2019 Audi e-tron has cameras instead of mirrors*, but do they really work?


2019 Audi e-tron first drive  -  Abu Dhabi UAE, December 2018

2019 Audi e-tron first drive - Abu Dhabi UAE, December 2018

The 2019 Audi e-tron will skip out on one piece of technology when it arrives in the United States, hence our asterisk in the title. U.S.-spec e-trons will not receive the futuristic camera-as-mirror technology. Thank outdated regulations for that.

Instead, we'll receive standard side mirrors, while Audi outfits international models with a side-camera system, something Lexus offers on its ES in some markets.

Green Car Reports took a deep dive into the system in a Thursday report, and it was an eye-opening experience to say the least. Mounted on the upper door sills are two 7-inch, 1280x1080 OLED screens, where one might expect a stereo speaker to reside. These screens provide the feed from a corresponding rear-facing camera sitting where we expect side mirrors to be. 

2019 Audi e-tron first drive - Abu Dhabi UAE, December 2018

2019 Audi e-tron first drive - Abu Dhabi UAE, December 2018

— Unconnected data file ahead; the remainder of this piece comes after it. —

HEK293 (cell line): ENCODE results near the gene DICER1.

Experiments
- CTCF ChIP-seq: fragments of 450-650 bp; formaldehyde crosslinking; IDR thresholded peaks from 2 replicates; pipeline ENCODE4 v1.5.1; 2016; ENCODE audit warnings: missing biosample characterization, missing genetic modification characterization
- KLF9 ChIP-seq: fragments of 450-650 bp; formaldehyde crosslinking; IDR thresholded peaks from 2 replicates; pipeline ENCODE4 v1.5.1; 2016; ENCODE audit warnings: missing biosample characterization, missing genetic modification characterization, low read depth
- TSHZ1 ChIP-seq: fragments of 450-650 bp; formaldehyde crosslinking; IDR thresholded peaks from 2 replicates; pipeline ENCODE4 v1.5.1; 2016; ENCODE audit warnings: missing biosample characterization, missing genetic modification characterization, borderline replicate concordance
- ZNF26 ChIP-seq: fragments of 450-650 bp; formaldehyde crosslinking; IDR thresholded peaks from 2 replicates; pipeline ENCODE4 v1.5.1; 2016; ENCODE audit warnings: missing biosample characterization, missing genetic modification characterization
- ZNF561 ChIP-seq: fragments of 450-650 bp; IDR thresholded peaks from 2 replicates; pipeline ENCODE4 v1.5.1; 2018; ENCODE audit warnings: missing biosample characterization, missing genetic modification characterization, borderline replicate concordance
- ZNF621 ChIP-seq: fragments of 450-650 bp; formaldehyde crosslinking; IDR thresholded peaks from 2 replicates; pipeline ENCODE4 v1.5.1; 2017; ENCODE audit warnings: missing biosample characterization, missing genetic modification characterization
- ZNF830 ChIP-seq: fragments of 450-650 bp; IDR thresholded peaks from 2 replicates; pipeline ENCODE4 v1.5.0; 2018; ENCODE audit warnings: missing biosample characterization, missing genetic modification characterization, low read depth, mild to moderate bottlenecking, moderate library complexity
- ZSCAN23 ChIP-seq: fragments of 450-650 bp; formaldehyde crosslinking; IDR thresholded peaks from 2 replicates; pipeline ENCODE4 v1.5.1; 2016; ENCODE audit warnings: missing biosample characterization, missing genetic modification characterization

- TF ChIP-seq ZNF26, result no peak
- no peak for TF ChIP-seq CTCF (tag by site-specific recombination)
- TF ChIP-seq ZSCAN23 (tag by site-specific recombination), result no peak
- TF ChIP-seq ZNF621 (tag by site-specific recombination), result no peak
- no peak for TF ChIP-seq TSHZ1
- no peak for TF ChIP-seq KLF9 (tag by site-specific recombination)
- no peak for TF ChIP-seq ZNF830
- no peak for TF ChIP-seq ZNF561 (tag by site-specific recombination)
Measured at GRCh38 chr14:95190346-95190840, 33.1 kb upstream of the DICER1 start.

Audi said the camera system helps improve the e-tron electric crossover's coefficient of drag from 0.28 in U.S. versions to 0.27 for a Euro-spec version. That small difference can add 3 miles of electric range at highway speeds.

While the technology brings novel promises with it and true engineering benefits, when pushed to the test in everyday driving scenarios, it seems they fell short.

Sunlight often washed the screens out during the day, and during nighttime driving the display registered blotchy halos from the headlights of cars following behind. Furthermore, the surrounding world becomes more granular as the sun set further and darkness washed over the day.

2019 Audi e-tron first drive - Abu Dhabi UAE, December 2018

2019 Audi e-tron first drive - Abu Dhabi UAE, December 2018

The brightness levels also seemed to play havoc with drivers' eyes. During the day, the screen was dimmer than one would prefer when flicking their eyes between the windshield and checking for traffic. But, at night, the screen was far brighter than needed. The camera system also means a driver will spend a good amount of time staring at five screens—two OLED screens for the cameras, a digital gauge cluster, and an upper and lower screen for the infotainment and climate control systems.

And depth-perception? Very poor with the cameras, unlike a good ol' fashioned mirror, which the human eye adapts to much easier. At the end of the day, it appears Americans won't miss out on the technology.

The e-tron is currently available to order and is priced from $75,795. Deliveries commence in the second quarter of 2019.

 
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